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'Swift911' Sign-ups, Main Street Visioning Hearing

Happenings in North Hempstead.

North Hempstead residents are urged residents to sign-up for emergency text alerts through the  "Swift911" computerized telephone system so that they can retrieve information in a power outage. 

The “Swift911” emergency notification system provides the Town of North Hempstead with a mechanism to rapidly deliver a recorded notification through text message to targeted homes and businesses during a disaster, such as Super Storm Sandy, that causes power loss.

“The use of the Reverse 311 telephone notification system throughout the storm was very effective,” North Hempstead Supervisor Jon Kaiman said in a statement.  “Given that successful experience, we are advising residents, many of whom were unable to receive the telephone messages because of the loss of power, to sign-up for text messages alerts.”

Sign up on the town’s website by clicking the “Swift911” logo under “Featured Items.”  Registration is free.

Public Hearing on Main Street Visioning

North Hempstead will hold a number of public hearings at Tuesday’s Board of Trustee meeting at Town Hall at 7:30 p.m. One of the hearings includes a discussion on Main Street Visioning in Port Washington and proposed changes to the zoning code and the proposed overlay district. Earlier discussions drew concerns from some members of the community. 

See the agenda

George D November 18, 2012 at 07:13 PM
“The use of the Reverse 311 telephone notification system throughout the storm was very effective,” North Hempstead Supervisor Jon Kaiman said Yes very effective for Kaiman, to promote himself as usual ,without any benefit to the public at large
Nancy November 19, 2012 at 01:27 AM
What is this visioning thing I'm from great neck I remember Kaiman spending $25000 to have some visioning thing to benefit the great neck library . It was all about Jon Kaiman having a photo op . Off course later he rejected the library's plans after the library had spent $250,000 on architects and lawyers and plans .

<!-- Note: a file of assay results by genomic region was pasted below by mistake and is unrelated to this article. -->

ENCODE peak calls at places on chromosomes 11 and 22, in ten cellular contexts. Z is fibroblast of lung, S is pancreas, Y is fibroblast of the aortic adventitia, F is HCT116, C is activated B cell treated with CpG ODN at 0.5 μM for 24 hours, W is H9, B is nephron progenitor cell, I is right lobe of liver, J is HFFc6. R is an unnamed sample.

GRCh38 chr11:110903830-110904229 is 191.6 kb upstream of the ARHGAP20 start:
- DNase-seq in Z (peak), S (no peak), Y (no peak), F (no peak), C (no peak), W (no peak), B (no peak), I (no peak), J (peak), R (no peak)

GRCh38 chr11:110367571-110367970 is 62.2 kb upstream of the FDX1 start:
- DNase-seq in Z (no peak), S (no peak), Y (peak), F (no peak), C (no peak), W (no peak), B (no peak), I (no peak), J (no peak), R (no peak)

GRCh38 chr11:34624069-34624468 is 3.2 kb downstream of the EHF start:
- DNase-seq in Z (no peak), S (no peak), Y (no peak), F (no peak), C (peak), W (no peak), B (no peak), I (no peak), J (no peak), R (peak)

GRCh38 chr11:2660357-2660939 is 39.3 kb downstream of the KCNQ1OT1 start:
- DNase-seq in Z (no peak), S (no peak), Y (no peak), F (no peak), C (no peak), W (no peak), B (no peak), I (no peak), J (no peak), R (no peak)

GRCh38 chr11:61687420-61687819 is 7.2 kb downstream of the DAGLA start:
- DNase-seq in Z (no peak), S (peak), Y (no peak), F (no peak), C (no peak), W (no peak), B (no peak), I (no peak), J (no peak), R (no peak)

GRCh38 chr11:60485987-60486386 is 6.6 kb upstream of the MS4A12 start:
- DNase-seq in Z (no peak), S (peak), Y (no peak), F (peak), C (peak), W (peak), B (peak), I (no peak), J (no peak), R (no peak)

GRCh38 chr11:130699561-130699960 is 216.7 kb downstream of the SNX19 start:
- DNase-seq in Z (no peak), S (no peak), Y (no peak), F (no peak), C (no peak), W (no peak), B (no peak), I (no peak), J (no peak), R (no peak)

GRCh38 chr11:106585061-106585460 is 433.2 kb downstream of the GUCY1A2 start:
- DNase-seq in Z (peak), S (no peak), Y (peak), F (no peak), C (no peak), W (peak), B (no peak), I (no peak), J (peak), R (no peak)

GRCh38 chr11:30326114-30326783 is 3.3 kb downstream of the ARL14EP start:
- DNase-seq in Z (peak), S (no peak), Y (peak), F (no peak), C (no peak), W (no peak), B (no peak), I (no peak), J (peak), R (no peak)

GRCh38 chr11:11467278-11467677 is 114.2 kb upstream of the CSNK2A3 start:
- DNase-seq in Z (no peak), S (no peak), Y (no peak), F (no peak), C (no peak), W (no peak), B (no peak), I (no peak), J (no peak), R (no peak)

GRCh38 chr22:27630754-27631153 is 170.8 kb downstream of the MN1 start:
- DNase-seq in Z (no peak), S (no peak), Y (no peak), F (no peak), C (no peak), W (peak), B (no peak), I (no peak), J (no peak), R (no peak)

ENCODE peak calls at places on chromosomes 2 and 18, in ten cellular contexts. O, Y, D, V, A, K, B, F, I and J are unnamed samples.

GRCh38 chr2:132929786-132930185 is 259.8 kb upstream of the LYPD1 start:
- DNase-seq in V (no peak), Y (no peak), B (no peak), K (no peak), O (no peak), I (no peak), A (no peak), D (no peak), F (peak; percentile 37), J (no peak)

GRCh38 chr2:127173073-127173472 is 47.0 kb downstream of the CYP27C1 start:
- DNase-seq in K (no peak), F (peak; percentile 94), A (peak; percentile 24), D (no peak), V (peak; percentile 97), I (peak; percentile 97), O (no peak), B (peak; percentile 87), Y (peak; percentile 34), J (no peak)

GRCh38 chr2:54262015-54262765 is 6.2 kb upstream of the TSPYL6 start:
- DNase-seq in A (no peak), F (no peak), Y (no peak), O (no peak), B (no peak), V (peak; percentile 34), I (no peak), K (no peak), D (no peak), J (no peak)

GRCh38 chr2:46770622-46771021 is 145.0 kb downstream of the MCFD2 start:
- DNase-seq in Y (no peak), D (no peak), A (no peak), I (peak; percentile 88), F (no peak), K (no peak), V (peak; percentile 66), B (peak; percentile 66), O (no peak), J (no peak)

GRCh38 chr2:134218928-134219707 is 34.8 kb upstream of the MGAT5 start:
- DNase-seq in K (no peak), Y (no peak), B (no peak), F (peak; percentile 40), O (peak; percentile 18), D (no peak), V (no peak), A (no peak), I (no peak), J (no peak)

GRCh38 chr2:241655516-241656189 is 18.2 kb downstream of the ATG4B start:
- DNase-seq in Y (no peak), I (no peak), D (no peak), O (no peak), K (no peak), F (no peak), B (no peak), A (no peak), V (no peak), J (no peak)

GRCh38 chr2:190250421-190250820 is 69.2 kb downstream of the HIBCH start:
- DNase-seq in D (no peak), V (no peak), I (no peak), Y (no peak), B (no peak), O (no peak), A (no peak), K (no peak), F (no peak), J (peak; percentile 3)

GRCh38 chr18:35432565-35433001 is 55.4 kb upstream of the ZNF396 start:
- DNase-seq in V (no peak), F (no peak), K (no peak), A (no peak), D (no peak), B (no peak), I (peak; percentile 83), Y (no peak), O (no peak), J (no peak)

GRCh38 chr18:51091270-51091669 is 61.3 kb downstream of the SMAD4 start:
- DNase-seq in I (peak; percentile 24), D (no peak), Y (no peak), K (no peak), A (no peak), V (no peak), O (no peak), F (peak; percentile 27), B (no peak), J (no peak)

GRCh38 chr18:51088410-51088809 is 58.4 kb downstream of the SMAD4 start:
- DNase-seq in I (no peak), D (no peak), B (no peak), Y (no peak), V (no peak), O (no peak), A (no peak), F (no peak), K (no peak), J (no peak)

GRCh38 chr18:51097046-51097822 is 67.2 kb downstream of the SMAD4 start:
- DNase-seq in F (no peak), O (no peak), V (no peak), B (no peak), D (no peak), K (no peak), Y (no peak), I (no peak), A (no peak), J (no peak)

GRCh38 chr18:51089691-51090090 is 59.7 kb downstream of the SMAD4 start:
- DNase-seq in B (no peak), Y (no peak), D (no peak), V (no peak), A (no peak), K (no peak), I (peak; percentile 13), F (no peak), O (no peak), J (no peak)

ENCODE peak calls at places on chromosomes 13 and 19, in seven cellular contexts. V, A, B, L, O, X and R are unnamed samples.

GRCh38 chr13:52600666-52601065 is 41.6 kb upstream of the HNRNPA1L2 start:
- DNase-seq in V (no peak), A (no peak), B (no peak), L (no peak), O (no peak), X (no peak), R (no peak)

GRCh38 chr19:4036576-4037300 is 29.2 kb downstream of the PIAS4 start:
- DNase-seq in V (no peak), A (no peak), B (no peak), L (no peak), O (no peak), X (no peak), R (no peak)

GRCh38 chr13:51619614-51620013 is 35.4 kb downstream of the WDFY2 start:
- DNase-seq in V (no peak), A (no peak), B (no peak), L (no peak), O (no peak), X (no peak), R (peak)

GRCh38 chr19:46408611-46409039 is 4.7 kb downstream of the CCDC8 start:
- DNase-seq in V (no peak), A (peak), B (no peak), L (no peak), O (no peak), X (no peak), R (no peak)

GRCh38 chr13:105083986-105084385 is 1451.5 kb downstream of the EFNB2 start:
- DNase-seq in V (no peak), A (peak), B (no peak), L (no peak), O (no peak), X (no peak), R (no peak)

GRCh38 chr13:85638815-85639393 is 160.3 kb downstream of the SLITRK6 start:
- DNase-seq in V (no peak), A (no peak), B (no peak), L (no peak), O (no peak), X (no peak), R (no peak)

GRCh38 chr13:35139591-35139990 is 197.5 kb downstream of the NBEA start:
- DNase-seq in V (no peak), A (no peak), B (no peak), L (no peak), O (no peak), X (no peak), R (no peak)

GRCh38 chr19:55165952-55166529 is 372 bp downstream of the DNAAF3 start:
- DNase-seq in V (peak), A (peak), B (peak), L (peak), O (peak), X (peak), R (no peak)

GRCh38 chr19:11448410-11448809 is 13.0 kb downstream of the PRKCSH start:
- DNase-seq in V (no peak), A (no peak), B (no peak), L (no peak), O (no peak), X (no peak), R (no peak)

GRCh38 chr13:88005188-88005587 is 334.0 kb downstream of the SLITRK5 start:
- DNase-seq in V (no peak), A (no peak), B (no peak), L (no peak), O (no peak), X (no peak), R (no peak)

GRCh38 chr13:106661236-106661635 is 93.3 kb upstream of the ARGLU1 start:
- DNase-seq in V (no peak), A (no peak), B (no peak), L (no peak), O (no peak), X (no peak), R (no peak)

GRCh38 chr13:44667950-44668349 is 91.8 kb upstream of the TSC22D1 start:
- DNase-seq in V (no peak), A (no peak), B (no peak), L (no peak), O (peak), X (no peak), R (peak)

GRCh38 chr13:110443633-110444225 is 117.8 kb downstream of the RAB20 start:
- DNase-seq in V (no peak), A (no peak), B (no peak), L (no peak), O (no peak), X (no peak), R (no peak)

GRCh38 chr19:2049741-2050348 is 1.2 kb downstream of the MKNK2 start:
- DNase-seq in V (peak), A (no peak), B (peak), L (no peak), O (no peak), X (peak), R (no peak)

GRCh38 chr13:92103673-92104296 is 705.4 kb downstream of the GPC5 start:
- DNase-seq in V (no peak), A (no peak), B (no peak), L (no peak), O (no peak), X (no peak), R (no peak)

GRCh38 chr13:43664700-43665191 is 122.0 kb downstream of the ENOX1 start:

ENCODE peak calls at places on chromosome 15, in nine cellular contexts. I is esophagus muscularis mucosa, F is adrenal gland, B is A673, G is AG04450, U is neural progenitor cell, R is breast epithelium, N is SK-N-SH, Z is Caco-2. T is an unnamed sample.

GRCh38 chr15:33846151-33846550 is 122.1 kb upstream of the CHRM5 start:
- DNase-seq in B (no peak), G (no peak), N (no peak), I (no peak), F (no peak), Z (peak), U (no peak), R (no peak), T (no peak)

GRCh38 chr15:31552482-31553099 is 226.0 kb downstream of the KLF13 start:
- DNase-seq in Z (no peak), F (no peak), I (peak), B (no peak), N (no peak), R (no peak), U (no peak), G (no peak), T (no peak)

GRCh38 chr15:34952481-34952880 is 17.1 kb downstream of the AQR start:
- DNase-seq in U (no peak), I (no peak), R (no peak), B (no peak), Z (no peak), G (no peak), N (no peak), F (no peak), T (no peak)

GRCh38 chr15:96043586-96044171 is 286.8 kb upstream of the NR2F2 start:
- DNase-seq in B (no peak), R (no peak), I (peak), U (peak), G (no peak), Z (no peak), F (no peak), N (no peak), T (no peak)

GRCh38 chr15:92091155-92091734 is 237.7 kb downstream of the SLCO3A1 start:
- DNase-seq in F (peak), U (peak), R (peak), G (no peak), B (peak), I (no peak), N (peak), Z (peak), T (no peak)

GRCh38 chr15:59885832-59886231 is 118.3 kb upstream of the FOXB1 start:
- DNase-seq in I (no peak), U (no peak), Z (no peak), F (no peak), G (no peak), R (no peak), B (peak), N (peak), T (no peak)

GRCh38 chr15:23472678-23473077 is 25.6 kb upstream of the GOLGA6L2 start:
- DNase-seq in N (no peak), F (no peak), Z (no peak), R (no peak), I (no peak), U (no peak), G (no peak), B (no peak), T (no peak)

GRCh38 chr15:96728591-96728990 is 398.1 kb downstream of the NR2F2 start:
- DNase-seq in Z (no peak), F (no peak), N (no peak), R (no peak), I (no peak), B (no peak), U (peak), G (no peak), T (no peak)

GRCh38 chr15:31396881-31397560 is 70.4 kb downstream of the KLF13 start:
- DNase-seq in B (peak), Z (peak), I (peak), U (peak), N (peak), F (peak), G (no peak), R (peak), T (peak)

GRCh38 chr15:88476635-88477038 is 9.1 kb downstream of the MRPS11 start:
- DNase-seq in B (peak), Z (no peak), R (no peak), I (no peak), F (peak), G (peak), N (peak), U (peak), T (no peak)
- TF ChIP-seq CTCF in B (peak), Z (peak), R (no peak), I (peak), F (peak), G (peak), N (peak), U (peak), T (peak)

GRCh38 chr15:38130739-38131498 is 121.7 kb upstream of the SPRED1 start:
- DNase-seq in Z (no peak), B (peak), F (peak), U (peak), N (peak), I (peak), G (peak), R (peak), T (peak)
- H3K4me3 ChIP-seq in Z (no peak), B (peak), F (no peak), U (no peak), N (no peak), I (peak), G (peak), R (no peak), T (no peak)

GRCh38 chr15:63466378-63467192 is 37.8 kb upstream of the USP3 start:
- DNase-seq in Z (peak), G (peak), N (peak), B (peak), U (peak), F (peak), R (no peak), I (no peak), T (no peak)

Sandy November 19, 2012 at 08:50 PM
I am baffled as to why anyone who cares about Port Washington's unique character would be in favor of this project. This plan looks like the creation of the Port Washington Mall. I don't want storefronts to be uniform or even, or anything but maintained and not empty. I could look at the newly renovated block on Port Blvd and think it was any strip mall anywhere. There is no style other than clean uniformity. I have spent the past 6 years of my life photographing the beauty and diversity of Port Washington. Don't make our town indistinguishable from all of the other suburbs around us. I have a suggestion for using that money to make our streets safer and more pedestrian friendly. I am visually impaired. Port Washington is the home of the Helen Keller Institute as well as several senior communities and group homes. I am sure I am not the only person in this town who cannot cross the street safely since the traffic lights and signs were all upgraded. I cannot distinguish between walk and don't walk signals from across the street. For the visually challenged, we take our lives into our hands when crossing the street. Let's be real pioneers of visioning, by bringing back the old signs that say WALK and Don't Walk. It's much easier to see the difference between one or two lines of text, and the difference in the light intensity between the red and green was enough to be able to see. But DON'T take Port Washington and turn it into another uniform Mall of America.

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